In 2009, Patti Hammond Shaw was arrested for assault in Washington D.C. When she arrived at the police station, she was placed in a holding section with male inmates. Shaw protested, but it did no good.
Here's how Shaw describes herself.
"I'm 5'7". I'm thick. I'm very attractive, like Jill Scott and Chaka Khan, a combo of those two," said Shaw. "A very strong woman. Very independent. Very cautious of who I allow in my circle."
The day of the arrest in 2009, Shaw was at her D.C. apartment with a man who lived with her. They got into a fight, and she was arrested for assault. When she arrived at the station, the police insisted she was male.
Back in the early 1980s, Patti Hammond Shaw was arrested, but her gender then was listed as male. The D.C. police department uses a database called PDID to record information for everyone who has been through the system. It includes basic facts like name, date of birth and gender.
Because of that previous record as a male, Shaw was detained in a men's cell block.
"They made me take off my clothes," Shaw said. "They made me be the first one. The rest of the other guys were in another part of the cell. Then they searched between my legs, told me to open my legs."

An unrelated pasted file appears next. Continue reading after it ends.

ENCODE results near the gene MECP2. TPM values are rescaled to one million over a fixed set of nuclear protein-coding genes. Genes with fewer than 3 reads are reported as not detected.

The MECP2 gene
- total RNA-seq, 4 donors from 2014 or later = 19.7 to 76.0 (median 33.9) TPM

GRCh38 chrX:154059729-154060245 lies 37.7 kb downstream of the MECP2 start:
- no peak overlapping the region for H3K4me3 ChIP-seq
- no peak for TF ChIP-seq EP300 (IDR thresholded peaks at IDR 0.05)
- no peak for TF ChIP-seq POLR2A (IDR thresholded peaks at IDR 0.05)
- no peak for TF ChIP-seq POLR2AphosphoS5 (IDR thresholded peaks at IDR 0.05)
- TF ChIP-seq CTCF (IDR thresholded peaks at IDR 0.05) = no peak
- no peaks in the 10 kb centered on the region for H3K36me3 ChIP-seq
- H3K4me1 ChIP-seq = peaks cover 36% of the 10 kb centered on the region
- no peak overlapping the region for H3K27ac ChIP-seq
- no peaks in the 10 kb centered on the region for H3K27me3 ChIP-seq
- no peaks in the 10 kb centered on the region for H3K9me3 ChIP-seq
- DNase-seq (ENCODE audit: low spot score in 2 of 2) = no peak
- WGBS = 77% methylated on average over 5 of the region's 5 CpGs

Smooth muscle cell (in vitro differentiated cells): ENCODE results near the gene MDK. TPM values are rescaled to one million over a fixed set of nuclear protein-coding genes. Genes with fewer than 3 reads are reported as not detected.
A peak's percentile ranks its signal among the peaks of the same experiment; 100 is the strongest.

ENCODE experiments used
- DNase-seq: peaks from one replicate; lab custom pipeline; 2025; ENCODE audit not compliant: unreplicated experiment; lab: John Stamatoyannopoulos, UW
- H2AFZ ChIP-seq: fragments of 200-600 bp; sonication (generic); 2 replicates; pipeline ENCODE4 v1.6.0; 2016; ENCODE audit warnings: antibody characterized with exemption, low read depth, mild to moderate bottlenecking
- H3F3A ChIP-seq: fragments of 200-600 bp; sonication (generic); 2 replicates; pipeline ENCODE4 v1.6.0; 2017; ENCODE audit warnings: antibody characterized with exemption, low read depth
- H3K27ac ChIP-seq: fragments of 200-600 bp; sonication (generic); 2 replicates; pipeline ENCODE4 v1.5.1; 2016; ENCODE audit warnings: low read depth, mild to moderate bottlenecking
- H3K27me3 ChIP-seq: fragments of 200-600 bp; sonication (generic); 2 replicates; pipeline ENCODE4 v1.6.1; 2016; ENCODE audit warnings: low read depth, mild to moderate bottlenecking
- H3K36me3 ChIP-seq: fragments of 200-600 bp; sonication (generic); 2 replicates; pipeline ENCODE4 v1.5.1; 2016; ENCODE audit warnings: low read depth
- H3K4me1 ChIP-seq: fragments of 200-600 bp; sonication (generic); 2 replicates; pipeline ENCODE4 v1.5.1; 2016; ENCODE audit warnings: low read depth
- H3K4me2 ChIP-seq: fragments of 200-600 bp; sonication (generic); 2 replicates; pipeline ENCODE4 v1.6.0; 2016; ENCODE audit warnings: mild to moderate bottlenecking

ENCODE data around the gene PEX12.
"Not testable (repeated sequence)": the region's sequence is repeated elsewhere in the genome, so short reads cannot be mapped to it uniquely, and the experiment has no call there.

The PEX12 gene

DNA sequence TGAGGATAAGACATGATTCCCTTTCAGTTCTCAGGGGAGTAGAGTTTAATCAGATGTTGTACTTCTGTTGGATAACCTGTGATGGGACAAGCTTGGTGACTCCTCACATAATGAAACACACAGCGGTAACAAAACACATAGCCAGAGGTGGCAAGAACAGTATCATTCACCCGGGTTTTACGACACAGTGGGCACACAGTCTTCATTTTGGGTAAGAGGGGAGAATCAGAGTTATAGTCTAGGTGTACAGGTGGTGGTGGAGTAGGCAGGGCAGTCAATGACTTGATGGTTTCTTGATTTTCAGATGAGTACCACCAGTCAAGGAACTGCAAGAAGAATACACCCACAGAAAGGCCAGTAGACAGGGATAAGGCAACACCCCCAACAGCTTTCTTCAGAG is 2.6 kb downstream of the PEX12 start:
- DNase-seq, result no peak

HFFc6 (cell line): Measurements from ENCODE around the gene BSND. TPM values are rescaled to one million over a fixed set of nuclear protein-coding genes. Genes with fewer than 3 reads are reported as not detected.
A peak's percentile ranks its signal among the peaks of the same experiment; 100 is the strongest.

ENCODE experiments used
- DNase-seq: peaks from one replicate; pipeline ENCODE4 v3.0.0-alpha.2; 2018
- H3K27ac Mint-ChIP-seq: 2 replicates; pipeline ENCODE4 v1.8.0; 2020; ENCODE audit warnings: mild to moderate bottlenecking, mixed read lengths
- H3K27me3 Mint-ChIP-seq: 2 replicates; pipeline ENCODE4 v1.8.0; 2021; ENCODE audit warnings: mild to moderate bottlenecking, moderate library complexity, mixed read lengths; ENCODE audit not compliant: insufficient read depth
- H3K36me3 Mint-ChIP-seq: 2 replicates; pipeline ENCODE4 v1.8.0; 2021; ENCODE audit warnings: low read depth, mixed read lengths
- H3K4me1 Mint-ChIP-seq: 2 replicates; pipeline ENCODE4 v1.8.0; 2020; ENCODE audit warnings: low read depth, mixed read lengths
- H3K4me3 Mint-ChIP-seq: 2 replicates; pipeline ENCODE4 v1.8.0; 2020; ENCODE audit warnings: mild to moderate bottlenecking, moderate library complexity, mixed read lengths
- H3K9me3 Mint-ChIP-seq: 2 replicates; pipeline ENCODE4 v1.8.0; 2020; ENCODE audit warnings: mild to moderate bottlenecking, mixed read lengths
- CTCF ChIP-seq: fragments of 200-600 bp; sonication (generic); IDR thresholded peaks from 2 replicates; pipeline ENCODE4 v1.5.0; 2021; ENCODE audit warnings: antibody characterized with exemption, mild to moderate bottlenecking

After that, Shaw was verbally assaulted for hours, threatened by the men waiting to be charged. She also said officers treated her terribly and refused to listen to her.
Eventually Shaw's charges were dropped. The man she was charged with assaulting didn't even show up to court. With her charges gone, Shaw went on the offensive and sued the city and police department and won.
"There was financial compensation, but the most important thing is she was able to start reforms for this PDID system, which (now) says your gender can be changed," Judge said. "If this ever happens again, hopefully it won't be a problem."
To find out more, visit thisiscriminal.com. Also, you can hear the latest episode of Criminal on WUNC on Sunday evening at 5:40 p.m.